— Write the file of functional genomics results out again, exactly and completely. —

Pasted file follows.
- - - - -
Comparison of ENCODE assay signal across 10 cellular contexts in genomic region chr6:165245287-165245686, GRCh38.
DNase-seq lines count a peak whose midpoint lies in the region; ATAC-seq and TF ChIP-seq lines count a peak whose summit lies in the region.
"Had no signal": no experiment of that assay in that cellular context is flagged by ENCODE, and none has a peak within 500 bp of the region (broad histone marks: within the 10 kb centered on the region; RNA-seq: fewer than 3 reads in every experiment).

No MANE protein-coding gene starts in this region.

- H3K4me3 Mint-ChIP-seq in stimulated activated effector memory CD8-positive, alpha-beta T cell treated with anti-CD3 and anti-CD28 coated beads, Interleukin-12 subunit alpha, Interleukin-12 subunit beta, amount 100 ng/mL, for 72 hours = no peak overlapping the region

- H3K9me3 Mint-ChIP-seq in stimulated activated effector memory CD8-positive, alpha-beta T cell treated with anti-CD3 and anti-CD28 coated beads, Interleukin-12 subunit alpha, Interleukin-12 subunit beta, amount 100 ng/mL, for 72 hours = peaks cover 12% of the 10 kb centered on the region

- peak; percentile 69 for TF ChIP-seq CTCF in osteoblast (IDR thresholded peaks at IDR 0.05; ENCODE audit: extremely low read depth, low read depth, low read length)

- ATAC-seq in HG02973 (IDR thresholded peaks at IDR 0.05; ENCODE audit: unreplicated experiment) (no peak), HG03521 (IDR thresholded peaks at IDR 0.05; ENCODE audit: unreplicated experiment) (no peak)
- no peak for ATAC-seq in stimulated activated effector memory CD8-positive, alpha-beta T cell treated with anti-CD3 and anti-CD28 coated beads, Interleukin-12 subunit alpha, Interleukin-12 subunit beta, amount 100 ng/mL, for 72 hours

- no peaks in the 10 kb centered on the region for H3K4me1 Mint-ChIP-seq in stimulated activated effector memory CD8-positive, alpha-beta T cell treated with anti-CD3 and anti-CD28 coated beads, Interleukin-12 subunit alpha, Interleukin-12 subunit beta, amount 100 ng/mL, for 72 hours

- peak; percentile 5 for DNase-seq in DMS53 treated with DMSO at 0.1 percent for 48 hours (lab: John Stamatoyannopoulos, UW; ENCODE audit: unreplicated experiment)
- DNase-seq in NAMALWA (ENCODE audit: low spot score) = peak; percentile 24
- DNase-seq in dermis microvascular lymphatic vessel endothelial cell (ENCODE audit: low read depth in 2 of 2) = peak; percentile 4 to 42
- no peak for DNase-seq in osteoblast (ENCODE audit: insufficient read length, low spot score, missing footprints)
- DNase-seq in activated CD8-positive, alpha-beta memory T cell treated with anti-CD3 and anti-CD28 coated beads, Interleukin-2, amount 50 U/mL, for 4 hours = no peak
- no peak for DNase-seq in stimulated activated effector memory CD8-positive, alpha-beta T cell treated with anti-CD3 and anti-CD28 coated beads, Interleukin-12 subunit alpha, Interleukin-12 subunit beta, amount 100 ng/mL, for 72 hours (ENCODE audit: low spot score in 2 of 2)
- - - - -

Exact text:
Comparison of ENCODE assay signal across 10 cellular contexts in genomic region chr6:165245287-165245686, GRCh38.
DNase-seq lines count a peak whose midpoint lies in the region; ATAC-seq and TF ChIP-seq lines count a peak whose summit lies in the region.
"Had no signal": no experiment of that assay in that cellular context is flagged by ENCODE, and none has a peak within 500 bp of the region (broad histone marks: within the 10 kb centered on the region; RNA-seq: fewer than 3 reads in every experiment).

No MANE protein-coding gene starts in this region.

- H3K4me3 Mint-ChIP-seq in stimulated activated effector memory CD8-positive, alpha-beta T cell treated with anti-CD3 and anti-CD28 coated beads, Interleukin-12 subunit alpha, Interleukin-12 subunit beta, amount 100 ng/mL, for 72 hours = no peak overlapping the region

- H3K9me3 Mint-ChIP-seq in stimulated activated effector memory CD8-positive, alpha-beta T cell treated with anti-CD3 and anti-CD28 coated beads, Interleukin-12 subunit alpha, Interleukin-12 subunit beta, amount 100 ng/mL, for 72 hours = peaks cover 12% of the 10 kb centered on the region

- peak; percentile 69 for TF ChIP-seq CTCF in osteoblast (IDR thresholded peaks at IDR 0.05; ENCODE audit: extremely low read depth, low read depth, low read length)

- ATAC-seq in HG02973 (IDR thresholded peaks at IDR 0.05; ENCODE audit: unreplicated experiment) (no peak), HG03521 (IDR thresholded peaks at IDR 0.05; ENCODE audit: unreplicated experiment) (no peak)
- no peak for ATAC-seq in stimulated activated effector memory CD8-positive, alpha-beta T cell treated with anti-CD3 and anti-CD28 coated beads, Interleukin-12 subunit alpha, Interleukin-12 subunit beta, amount 100 ng/mL, for 72 hours

- no peaks in the 10 kb centered on the region for H3K4me1 Mint-ChIP-seq in stimulated activated effector memory CD8-positive, alpha-beta T cell treated with anti-CD3 and anti-CD28 coated beads, Interleukin-12 subunit alpha, Interleukin-12 subunit beta, amount 100 ng/mL, for 72 hours

- peak; percentile 5 for DNase-seq in DMS53 treated with DMSO at 0.1 percent for 48 hours (lab: John Stamatoyannopoulos, UW; ENCODE audit: unreplicated experiment)
- DNase-seq in NAMALWA (ENCODE audit: low spot score) = peak; percentile 24
- DNase-seq in dermis microvascular lymphatic vessel endothelial cell (ENCODE audit: low read depth in 2 of 2) = peak; percentile 4 to 42
- no peak for DNase-seq in osteoblast (ENCODE audit: insufficient read length, low spot score, missing footprints)
- DNase-seq in activated CD8-positive, alpha-beta memory T cell treated with anti-CD3 and anti-CD28 coated beads, Interleukin-2, amount 50 U/mL, for 4 hours = no peak
- no peak for DNase-seq in stimulated activated effector memory CD8-positive, alpha-beta T cell treated with anti-CD3 and anti-CD28 coated beads, Interleukin-12 subunit alpha, Interleukin-12 subunit beta, amount 100 ng/mL, for 72 hours (ENCODE audit: low spot score in 2 of 2)